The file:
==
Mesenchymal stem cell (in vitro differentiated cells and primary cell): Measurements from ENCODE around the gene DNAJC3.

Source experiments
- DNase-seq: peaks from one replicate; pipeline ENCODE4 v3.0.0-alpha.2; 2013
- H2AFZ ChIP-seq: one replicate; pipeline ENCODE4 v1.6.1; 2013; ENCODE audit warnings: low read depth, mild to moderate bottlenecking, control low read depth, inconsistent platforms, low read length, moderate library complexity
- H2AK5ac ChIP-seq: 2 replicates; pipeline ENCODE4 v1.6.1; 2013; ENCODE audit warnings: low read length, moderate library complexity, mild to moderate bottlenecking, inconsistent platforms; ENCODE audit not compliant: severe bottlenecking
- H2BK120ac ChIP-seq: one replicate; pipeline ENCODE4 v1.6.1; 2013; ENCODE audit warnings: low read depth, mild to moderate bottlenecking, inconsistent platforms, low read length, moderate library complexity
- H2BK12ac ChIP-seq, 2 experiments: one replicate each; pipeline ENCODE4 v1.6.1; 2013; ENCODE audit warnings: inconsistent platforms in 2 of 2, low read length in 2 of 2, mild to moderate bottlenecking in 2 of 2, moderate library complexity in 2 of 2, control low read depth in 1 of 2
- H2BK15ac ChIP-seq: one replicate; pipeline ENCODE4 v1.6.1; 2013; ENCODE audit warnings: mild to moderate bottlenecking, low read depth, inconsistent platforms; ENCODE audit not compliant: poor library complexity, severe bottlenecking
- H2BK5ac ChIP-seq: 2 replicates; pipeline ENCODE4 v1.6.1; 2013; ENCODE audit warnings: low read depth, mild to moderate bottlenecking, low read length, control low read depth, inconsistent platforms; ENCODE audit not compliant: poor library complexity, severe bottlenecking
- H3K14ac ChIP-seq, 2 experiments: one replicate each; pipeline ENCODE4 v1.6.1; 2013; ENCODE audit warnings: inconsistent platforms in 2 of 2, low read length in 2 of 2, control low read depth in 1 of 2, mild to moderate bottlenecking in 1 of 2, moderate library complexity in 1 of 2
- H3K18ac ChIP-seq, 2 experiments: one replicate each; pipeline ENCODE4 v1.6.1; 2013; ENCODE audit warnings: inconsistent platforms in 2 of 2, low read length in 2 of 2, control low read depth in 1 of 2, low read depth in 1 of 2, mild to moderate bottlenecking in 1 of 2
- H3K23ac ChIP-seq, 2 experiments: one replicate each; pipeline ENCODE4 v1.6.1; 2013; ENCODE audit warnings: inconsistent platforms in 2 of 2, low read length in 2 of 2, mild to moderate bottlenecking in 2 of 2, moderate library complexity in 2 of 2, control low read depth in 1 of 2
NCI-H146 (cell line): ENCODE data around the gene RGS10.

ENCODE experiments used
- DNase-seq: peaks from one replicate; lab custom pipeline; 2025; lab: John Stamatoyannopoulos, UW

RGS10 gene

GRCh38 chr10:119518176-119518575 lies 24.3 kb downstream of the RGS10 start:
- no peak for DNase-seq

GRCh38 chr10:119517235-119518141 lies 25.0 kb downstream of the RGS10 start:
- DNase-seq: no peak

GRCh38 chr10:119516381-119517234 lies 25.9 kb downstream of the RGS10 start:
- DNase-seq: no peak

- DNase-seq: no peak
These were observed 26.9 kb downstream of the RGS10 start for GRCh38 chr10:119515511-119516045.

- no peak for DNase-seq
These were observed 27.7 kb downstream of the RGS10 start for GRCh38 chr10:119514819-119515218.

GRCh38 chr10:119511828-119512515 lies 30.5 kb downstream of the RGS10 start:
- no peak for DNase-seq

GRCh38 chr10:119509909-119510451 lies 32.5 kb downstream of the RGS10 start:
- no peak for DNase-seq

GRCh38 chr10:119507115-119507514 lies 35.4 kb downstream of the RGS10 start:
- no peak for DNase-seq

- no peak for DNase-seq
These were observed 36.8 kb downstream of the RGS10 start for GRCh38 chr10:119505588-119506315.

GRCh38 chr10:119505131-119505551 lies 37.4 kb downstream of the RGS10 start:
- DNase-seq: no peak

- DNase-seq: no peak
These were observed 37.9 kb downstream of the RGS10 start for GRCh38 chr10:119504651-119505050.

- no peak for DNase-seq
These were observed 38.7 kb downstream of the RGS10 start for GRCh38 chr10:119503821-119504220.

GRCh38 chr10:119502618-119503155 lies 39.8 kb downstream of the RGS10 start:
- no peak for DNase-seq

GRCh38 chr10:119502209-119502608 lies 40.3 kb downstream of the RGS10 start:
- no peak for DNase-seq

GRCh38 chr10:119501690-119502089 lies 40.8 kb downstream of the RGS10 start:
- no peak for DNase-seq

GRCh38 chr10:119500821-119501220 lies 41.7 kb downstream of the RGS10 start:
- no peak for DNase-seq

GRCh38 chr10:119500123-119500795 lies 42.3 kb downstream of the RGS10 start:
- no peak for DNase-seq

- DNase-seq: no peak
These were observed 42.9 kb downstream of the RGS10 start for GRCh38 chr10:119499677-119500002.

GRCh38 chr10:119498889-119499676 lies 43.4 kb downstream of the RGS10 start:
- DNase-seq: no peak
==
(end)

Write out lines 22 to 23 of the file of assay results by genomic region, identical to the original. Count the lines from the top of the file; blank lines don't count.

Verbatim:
- DNase-seq: no peak

- DNase-seq: no peak